University of East London

Stratford campus

UEL's students have one thing in common, their drive to achieve their ambitions. We create an environment that allows our students to reach their goals, through an inspiring atmosphere and teaching that is designed with your future in mind. Students' attitudes are reflected in UEL's ambitions to grow and regenerate.

How you'll spend your time

Sorry, we don’t have study time information to display here

How you'll be assessed

Sorry, we don’t have course assessment information to display here

What do the numbers say for

The percentages below relate to the general subject area at this uni, not to one course. We show these stats because there isn't enough data about the specific course, or where this is the most detailed info made available to us.

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What do students think about this subject here?

Source: NSS

Here's how satisfied past students were taking courses within this subject area about things such as the quality of facilities and teaching - useful to refer to when you're narrowing down your options. Our student score makes comparisons easier, showing whether overall satisfaction is high, medium or low compared to other unis.

What do student satisfaction scores tell you?

Overall student satisfaction Not Available
Student score Not Available

Sorry, not enough students have taken this subject here before, so we aren't able to show you any information.


Who studies this subject?

Source: HESA

Start building a picture of who you could be studying with by taking a look at the profile of people that have studied this subject here in previous years.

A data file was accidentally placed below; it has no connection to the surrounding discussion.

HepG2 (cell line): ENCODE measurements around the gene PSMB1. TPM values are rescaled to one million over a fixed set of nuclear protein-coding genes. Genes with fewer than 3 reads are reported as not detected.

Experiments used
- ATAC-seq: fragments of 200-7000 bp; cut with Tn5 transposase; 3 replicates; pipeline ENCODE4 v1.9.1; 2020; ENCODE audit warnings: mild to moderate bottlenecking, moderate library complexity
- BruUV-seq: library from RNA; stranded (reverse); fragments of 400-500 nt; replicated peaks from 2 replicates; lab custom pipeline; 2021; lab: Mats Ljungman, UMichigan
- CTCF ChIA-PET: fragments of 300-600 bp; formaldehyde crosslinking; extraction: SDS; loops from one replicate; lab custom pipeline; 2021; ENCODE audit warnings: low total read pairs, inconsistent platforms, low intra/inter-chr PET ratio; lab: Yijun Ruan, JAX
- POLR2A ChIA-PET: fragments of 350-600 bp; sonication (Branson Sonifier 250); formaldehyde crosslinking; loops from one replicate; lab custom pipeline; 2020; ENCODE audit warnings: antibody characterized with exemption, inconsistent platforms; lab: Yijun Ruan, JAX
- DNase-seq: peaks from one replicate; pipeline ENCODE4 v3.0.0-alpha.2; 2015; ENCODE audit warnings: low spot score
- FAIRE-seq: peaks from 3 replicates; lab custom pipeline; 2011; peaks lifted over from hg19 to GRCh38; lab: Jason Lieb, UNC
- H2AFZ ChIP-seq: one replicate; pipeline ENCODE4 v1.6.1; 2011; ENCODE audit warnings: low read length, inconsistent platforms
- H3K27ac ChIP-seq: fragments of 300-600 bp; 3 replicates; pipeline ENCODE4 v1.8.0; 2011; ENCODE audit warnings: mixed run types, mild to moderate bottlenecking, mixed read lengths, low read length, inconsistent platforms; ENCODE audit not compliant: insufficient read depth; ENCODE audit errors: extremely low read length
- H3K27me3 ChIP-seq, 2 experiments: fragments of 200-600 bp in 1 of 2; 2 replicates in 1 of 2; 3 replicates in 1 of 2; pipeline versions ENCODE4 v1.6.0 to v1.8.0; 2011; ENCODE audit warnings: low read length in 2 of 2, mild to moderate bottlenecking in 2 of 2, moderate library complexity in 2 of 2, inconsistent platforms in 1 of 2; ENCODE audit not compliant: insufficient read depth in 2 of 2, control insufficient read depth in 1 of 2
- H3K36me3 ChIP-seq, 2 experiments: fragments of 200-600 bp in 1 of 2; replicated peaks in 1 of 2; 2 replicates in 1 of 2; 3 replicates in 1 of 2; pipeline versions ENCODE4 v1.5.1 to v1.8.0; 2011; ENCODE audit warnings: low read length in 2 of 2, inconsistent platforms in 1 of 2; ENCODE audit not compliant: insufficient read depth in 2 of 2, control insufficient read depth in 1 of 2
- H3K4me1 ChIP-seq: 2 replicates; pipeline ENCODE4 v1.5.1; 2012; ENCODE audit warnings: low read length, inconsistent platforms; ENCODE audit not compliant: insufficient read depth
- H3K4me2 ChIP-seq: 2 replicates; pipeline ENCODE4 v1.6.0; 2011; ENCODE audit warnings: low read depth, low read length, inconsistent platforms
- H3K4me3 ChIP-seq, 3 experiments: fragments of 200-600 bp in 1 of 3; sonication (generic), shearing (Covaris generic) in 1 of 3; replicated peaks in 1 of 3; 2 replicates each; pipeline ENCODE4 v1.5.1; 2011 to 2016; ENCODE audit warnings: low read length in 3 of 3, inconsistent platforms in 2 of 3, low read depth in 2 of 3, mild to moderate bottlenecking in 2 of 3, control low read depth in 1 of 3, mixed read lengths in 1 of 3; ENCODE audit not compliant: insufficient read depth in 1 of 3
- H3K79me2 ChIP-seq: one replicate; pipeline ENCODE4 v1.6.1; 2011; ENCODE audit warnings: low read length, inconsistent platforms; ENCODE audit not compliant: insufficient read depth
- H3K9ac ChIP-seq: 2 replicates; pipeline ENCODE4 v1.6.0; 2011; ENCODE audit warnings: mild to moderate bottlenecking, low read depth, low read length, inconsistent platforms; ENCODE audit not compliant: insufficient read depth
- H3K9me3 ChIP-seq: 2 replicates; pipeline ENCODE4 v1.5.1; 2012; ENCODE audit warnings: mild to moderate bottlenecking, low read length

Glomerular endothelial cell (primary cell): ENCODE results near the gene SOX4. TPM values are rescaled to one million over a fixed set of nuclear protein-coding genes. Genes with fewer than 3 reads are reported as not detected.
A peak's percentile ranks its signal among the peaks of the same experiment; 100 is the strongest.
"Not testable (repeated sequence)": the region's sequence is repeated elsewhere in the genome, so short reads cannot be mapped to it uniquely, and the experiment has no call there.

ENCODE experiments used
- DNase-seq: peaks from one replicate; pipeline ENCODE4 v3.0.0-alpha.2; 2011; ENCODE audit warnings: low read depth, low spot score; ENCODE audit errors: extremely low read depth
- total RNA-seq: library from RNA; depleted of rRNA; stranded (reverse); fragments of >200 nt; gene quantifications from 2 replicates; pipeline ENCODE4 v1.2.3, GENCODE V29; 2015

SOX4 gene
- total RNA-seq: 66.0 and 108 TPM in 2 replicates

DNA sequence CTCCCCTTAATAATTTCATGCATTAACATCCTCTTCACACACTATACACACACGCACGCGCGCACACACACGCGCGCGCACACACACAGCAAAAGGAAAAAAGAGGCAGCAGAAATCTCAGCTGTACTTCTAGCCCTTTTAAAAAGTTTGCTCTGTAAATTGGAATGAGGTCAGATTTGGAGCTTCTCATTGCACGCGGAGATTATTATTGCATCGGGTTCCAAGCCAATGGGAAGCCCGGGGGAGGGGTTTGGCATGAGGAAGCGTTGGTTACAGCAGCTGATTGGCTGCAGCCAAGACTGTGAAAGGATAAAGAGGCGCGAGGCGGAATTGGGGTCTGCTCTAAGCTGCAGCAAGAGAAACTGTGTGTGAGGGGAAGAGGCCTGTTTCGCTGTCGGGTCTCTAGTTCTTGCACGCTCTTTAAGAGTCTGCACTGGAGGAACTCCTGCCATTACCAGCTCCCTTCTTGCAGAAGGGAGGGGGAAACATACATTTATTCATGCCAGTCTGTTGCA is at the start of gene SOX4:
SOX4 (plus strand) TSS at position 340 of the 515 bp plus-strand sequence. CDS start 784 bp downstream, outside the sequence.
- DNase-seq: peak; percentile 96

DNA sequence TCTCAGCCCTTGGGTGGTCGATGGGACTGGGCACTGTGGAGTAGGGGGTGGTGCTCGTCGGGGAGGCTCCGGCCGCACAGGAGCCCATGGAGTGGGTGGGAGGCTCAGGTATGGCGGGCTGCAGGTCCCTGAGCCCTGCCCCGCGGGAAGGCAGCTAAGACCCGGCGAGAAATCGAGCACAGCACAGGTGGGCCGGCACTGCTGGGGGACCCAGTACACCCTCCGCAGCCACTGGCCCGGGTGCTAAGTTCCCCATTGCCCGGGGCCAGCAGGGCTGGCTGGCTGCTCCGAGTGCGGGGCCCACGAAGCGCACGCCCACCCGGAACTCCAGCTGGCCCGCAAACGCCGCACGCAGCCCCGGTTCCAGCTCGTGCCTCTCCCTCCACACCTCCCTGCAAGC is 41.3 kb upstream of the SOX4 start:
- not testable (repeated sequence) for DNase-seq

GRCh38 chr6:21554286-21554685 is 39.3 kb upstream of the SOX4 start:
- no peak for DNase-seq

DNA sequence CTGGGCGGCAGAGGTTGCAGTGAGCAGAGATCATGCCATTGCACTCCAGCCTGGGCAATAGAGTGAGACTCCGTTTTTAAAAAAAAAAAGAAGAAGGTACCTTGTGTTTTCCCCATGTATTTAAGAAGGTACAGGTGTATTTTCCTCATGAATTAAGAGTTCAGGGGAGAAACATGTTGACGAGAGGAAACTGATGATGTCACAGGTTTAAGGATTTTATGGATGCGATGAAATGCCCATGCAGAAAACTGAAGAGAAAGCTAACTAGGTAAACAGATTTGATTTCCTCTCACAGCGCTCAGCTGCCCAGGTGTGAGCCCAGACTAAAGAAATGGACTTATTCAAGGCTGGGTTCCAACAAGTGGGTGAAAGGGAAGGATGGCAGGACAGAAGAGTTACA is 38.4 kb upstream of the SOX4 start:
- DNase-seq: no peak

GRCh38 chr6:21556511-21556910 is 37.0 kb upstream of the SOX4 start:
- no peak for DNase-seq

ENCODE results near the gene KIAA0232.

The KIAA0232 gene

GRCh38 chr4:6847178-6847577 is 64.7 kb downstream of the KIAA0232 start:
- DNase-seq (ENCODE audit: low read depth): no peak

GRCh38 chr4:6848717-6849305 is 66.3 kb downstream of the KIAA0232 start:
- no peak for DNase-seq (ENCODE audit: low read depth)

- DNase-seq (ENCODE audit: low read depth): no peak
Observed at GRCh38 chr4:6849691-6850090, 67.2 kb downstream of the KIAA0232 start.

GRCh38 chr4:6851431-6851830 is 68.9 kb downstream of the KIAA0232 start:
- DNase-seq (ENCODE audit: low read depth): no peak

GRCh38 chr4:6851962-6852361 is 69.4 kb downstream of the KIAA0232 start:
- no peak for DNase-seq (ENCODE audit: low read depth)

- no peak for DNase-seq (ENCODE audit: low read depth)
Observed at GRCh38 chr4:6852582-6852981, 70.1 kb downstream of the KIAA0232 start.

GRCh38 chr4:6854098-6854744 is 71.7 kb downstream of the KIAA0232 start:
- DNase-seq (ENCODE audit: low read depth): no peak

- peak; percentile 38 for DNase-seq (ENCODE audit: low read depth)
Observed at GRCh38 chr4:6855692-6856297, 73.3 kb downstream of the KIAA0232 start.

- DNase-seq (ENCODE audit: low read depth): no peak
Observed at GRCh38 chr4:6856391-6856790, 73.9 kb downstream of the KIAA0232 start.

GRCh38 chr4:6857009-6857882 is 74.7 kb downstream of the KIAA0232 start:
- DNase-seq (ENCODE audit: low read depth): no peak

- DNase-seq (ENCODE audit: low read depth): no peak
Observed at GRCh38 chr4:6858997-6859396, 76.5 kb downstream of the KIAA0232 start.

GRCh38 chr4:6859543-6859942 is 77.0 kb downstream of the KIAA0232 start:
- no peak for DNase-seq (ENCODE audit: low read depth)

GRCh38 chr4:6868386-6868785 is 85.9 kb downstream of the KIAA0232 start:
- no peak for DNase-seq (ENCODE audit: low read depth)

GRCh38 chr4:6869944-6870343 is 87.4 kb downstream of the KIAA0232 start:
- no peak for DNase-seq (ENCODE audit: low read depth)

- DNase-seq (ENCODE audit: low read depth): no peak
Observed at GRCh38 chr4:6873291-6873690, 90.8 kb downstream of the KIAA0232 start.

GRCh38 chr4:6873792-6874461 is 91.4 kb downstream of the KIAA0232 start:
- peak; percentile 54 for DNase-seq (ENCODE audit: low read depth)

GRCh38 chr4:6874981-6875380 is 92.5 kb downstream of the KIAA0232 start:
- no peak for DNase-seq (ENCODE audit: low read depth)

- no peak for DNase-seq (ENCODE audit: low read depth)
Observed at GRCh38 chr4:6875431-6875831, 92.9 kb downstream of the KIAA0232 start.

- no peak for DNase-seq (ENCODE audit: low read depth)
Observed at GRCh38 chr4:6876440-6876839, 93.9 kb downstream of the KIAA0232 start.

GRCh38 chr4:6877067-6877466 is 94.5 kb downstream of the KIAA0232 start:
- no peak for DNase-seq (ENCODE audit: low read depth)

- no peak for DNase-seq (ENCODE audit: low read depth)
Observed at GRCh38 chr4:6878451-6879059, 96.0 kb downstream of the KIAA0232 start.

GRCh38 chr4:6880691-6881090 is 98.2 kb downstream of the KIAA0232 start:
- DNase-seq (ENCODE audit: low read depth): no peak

UK / Non-UK
7% of students here are from outside the UK
Male / Female
59% of students are female
Full-time / Part-time
12% of students are part-time
Typical Ucas points
274 entry points typically achieved by students
2:1 or above
71% of students achieved a 2:1 or above
Drop-out rate
5% of students do not continue into the second year of their course
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What are graduates doing after six months?

Source: DLHE

Here’s what students are up after they graduate from studying this subject here. We’ve analysed the employment rate and salary figures so you can see at a glance whether they’re high, typical or low compared to graduates in this subject from other universities. Remember the numbers are only measured only six months after graduation and can be affected by the economic climate - the outlook may be different when you leave uni. What do graduate employment figures really tell you?

% employed or in further study 85% LOW
Average graduate salary £18k MED
Graduates who are secretarial and related occupations


Graduates who are sales, marketing and related associate professionals


Graduates who are welfare and housing associate professionals


Employment prospects for graduates of this subject

Sources: DLHE & HECSU
This section covers a range of subjects that are often very different, so if you have a particular course in mind, the data here might not fully reflect the possible outcomes from your particular choice. Graduates from these subjects tend to do similar sorts of things to graduates from other social studies courses, so welfare and community roles are common, as are education, whilst graduates also often go into management, marketing and HR jobs and jobs in the police, and employment rates are good in general — but talk to course tutors and attend open days and try to get stats for the course you’re interested in.